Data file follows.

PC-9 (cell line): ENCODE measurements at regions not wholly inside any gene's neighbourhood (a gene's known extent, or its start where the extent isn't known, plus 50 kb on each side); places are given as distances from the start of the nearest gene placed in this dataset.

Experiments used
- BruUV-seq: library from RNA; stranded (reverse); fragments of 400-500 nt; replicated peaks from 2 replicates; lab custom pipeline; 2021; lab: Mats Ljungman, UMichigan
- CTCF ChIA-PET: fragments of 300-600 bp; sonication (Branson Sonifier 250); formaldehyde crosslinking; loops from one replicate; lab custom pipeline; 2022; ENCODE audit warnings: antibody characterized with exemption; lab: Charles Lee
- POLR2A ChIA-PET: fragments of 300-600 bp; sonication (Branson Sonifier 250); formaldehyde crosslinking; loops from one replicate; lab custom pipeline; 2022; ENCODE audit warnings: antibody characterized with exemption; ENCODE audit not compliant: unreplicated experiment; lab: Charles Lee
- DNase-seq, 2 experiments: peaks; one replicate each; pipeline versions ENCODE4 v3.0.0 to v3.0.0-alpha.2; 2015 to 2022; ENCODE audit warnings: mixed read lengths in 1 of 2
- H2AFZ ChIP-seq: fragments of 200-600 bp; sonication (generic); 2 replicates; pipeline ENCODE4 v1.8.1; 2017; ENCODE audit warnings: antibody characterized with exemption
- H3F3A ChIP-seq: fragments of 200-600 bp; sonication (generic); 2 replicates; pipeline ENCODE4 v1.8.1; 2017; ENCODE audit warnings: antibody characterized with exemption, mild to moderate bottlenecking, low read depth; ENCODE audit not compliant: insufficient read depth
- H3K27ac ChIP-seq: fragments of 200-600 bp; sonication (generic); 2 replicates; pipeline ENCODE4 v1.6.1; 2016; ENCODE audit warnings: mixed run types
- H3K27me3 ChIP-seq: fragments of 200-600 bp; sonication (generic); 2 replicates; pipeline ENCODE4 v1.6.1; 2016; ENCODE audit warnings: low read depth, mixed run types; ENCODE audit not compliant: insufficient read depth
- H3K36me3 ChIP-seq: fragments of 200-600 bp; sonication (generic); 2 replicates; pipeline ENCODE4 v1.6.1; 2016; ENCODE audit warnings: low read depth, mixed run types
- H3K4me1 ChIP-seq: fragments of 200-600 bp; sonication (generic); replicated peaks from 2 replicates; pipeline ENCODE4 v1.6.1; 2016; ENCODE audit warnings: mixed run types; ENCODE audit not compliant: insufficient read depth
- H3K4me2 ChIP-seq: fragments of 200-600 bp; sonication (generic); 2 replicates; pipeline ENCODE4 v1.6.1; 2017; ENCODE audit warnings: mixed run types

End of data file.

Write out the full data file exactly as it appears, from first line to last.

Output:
PC-9 (cell line): ENCODE measurements at regions not wholly inside any gene's neighbourhood (a gene's known extent, or its start where the extent isn't known, plus 50 kb on each side); places are given as distances from the start of the nearest gene placed in this dataset.

Experiments used
- BruUV-seq: library from RNA; stranded (reverse); fragments of 400-500 nt; replicated peaks from 2 replicates; lab custom pipeline; 2021; lab: Mats Ljungman, UMichigan
- CTCF ChIA-PET: fragments of 300-600 bp; sonication (Branson Sonifier 250); formaldehyde crosslinking; loops from one replicate; lab custom pipeline; 2022; ENCODE audit warnings: antibody characterized with exemption; lab: Charles Lee
- POLR2A ChIA-PET: fragments of 300-600 bp; sonication (Branson Sonifier 250); formaldehyde crosslinking; loops from one replicate; lab custom pipeline; 2022; ENCODE audit warnings: antibody characterized with exemption; ENCODE audit not compliant: unreplicated experiment; lab: Charles Lee
- DNase-seq, 2 experiments: peaks; one replicate each; pipeline versions ENCODE4 v3.0.0 to v3.0.0-alpha.2; 2015 to 2022; ENCODE audit warnings: mixed read lengths in 1 of 2
- H2AFZ ChIP-seq: fragments of 200-600 bp; sonication (generic); 2 replicates; pipeline ENCODE4 v1.8.1; 2017; ENCODE audit warnings: antibody characterized with exemption
- H3F3A ChIP-seq: fragments of 200-600 bp; sonication (generic); 2 replicates; pipeline ENCODE4 v1.8.1; 2017; ENCODE audit warnings: antibody characterized with exemption, mild to moderate bottlenecking, low read depth; ENCODE audit not compliant: insufficient read depth
- H3K27ac ChIP-seq: fragments of 200-600 bp; sonication (generic); 2 replicates; pipeline ENCODE4 v1.6.1; 2016; ENCODE audit warnings: mixed run types
- H3K27me3 ChIP-seq: fragments of 200-600 bp; sonication (generic); 2 replicates; pipeline ENCODE4 v1.6.1; 2016; ENCODE audit warnings: low read depth, mixed run types; ENCODE audit not compliant: insufficient read depth
- H3K36me3 ChIP-seq: fragments of 200-600 bp; sonication (generic); 2 replicates; pipeline ENCODE4 v1.6.1; 2016; ENCODE audit warnings: low read depth, mixed run types
- H3K4me1 ChIP-seq: fragments of 200-600 bp; sonication (generic); replicated peaks from 2 replicates; pipeline ENCODE4 v1.6.1; 2016; ENCODE audit warnings: mixed run types; ENCODE audit not compliant: insufficient read depth
- H3K4me2 ChIP-seq: fragments of 200-600 bp; sonication (generic); 2 replicates; pipeline ENCODE4 v1.6.1; 2017; ENCODE audit warnings: mixed run types